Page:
American Fundamentalists
(Christ's Entry into Washington in 2008)
by Joel Pelletier
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Artist Joel Pelletier


I have been calling myself a multimedia artist for a number of years now, since I am incapable of limiting myself to one media or discipline (and am able to knock out things in many of them). My site, joelp.com, itself a sort of "Art Piece," features samples of much of this work, including my experiments in classical and pop music, fine and graphic arts, home and automotive restoration, and words about many other things that can't necessarily be communicated any other way.

I am not a "professional" artist in that I do not currently (as of 2004) pay my bills through the creation of what I call Art (although, at times, I have). This is deliberate. So-called "Amature Artists" used to be a term of respect, but today amaturism is somehow a derisive term (in this respect, Charles Ives was an amature, using his insurace executive salary to finance his music composition and performances). I do websites and some graphic design work for that (again, as of 2004). One of my interests/obsessions/peeves is the (usually negative) effects that commerce has on Art and the artist. Yes, many poo-poo the whole "careerism" complaint as childish and absurd, and my shelves are filled with stories on the lives of artistic giants that struggled daily with the issues of money and sponsorship, but what I see in our age of marketing and world media is a degradation of the individual and ideas. Can Art thrive in this environment? I'm not sure, but I kind of doubt anything can win against the "Free Market," which is constantly looking for the path of least resistance and most profit. Gee, perhaps I'll should write a song/paint a picture/do something about this...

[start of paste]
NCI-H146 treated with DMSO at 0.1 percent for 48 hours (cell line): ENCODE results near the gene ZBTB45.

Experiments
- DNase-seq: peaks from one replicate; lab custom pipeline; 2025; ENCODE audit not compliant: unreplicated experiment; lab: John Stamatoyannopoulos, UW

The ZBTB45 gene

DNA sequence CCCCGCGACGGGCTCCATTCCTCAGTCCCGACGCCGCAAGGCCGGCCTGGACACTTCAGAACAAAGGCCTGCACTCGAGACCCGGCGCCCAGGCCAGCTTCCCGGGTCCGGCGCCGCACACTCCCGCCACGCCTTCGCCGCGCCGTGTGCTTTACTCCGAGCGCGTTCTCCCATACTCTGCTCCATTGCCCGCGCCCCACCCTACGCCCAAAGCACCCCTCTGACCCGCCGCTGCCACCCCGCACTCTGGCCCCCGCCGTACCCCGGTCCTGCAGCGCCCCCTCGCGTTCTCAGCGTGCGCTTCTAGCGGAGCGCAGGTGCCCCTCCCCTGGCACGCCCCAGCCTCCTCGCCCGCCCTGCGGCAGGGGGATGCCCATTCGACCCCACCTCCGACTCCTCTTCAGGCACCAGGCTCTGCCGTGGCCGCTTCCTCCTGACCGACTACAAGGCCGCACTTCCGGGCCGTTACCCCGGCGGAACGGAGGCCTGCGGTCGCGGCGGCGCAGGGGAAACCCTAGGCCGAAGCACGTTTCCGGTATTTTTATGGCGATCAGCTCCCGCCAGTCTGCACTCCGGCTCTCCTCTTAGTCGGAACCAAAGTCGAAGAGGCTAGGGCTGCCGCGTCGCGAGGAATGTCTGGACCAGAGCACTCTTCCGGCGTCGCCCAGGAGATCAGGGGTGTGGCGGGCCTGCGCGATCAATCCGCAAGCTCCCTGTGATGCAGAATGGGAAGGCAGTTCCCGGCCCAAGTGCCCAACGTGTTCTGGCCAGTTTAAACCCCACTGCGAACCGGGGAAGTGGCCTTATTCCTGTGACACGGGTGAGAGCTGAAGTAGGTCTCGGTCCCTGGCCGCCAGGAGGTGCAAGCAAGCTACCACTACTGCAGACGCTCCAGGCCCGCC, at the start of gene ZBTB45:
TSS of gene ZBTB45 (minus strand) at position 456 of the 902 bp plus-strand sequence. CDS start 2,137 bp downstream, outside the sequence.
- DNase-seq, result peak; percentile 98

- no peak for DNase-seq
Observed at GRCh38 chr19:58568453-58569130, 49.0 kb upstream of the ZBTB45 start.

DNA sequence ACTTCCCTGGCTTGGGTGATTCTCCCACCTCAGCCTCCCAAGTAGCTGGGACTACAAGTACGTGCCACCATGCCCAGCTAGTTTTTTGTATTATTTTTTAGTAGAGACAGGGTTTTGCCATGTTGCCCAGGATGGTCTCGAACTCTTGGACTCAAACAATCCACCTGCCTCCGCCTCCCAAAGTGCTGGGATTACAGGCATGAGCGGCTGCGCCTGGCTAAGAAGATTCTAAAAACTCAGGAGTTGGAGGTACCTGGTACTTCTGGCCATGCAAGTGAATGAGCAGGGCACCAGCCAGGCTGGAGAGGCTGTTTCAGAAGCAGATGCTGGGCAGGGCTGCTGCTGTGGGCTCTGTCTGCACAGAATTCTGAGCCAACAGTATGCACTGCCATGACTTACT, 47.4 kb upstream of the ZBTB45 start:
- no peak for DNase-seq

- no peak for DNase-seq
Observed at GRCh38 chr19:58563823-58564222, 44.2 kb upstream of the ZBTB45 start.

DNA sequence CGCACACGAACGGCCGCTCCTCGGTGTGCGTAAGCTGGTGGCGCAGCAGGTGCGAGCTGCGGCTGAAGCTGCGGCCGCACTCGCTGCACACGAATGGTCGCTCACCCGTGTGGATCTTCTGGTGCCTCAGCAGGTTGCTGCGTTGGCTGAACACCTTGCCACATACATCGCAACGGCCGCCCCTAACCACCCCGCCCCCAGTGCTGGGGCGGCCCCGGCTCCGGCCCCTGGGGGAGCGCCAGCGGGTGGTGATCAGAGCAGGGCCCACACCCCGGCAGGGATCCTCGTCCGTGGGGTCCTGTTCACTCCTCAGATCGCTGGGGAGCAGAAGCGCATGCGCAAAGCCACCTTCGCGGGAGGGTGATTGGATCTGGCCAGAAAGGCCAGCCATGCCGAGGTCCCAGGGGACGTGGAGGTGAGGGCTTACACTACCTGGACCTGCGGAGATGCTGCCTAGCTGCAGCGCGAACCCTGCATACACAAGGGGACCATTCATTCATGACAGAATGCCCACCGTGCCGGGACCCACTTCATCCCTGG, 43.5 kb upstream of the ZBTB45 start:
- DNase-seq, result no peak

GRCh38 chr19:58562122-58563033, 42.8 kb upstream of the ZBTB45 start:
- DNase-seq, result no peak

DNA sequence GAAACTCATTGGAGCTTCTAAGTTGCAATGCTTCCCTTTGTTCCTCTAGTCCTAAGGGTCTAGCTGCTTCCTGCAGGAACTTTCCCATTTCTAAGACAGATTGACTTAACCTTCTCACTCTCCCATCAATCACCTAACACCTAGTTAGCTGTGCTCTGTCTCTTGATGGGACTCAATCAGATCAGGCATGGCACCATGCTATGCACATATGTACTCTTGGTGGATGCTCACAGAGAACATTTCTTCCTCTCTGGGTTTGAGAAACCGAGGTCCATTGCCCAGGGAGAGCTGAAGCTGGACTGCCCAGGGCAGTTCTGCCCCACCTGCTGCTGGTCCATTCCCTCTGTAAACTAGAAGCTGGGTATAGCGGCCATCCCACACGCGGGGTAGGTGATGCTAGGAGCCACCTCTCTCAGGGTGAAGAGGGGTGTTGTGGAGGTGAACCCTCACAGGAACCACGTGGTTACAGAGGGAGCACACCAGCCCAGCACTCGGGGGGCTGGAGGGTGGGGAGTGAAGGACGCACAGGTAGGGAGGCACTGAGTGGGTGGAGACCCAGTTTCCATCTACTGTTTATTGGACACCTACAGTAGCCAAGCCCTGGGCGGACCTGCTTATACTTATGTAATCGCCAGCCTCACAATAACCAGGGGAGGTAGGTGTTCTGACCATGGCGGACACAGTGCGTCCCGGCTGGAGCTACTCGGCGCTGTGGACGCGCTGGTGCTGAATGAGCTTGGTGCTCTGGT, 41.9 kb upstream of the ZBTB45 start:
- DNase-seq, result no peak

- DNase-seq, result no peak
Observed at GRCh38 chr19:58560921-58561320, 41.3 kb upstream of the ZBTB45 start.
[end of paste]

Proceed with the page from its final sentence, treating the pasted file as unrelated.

Despite the current obsession with money, I don't believe being an Artist is defined by how much money I make doing it. I am an Artist because of the way I think, the way I approach everything I do. I define Art as a combination of ideas and aesthetics that create something larger than they could ever be alone (I am expanding on this more for a stage/musical work). Ideas without some sort of aesthetic (beautiful or not) is not Art. Art without any ideas or content is simply graphics. My latest song, including it's lyrics, the music and the string arrangement, is Art. My Art Deco-inspired bathroom, with each tile, frame and fixture placed there by myself and/or my wife, is Art. My brain just works this way. I can be nothing but an Artist. If one day I can make money to not have to update someones website for billable hours, so be it, but it changes nothing. Which brings us to this painting...

I first saw Ensor's monumental canvas, orginally painted in 1888, at the Getty Museum in Los Angeles sometime around 2000. Sometimes a painting effects me deeply, as did Rousseau's "Sleeping Gypsy" or Picasso's "Three Musicians." Why did it touch me? Is it because, as is the case with the three canvases mentioned, that the technique is within my grasp - that I can do something like it? As an artist and musician, am I attracted most to things that remind me of my own style and technical abilities, or is my style and technique influenced by others that I like? Is it because they also depict animals or musicians (two things I love)?

Well, this is a big question for all artists, and I can't pretend to resolve it here.